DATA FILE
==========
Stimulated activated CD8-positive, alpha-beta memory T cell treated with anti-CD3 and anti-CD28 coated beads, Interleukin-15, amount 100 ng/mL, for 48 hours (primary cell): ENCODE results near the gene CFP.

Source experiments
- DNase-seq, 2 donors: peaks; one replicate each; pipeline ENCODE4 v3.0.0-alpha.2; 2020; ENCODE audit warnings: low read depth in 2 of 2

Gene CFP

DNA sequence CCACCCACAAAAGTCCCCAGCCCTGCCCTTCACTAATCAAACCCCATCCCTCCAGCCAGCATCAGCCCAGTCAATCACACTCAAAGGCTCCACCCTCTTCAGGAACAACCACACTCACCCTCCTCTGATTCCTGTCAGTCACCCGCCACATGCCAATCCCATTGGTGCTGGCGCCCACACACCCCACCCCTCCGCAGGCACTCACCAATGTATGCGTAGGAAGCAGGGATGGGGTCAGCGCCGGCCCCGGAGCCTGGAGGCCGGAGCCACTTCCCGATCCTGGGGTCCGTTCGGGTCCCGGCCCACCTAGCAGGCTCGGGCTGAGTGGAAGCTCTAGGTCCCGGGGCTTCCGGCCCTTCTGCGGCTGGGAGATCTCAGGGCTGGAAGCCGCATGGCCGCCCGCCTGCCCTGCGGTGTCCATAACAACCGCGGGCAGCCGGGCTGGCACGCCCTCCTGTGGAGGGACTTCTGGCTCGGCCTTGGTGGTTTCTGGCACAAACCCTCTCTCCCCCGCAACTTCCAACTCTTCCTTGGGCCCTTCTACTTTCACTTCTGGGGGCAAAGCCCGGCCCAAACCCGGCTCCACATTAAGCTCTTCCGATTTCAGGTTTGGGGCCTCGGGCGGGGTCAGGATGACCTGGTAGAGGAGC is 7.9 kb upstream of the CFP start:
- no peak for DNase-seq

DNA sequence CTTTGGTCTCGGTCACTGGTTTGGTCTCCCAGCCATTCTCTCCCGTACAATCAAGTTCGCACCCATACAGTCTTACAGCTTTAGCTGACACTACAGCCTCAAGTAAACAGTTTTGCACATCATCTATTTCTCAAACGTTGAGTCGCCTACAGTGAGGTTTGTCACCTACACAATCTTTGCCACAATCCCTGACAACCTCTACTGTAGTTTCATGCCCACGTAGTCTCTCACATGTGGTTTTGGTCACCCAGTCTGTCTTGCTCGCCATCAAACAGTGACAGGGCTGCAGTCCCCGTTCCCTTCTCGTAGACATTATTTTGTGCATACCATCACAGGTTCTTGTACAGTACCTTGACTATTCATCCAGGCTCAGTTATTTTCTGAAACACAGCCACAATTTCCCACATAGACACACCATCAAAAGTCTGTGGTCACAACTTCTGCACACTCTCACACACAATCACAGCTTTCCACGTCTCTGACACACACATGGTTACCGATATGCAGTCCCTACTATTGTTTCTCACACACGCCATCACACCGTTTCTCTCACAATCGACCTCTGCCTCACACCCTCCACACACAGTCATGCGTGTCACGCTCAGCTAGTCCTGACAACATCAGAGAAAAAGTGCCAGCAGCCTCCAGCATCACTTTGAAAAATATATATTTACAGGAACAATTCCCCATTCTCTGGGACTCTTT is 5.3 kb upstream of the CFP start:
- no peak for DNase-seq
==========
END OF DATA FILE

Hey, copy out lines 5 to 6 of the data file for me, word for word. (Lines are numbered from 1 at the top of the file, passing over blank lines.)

DNA sequence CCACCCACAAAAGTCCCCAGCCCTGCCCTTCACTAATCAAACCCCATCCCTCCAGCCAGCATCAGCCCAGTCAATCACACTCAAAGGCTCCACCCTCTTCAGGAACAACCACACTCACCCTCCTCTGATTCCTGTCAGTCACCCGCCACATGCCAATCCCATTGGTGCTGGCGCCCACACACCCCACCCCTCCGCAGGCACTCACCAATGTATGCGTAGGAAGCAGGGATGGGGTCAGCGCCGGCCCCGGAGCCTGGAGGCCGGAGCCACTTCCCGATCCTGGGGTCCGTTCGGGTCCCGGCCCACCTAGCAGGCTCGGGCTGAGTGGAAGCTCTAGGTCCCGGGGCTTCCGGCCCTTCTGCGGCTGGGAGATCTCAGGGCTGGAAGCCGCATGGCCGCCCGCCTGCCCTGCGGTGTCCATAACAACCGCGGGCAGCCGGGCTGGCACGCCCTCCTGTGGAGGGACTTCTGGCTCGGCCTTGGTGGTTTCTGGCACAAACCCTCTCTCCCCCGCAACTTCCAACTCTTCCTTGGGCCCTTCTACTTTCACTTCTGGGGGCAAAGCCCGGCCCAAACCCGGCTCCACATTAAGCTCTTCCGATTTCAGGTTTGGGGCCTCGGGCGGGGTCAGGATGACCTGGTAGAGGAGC is 7.9 kb upstream of the CFP start:
- no peak for DNase-seq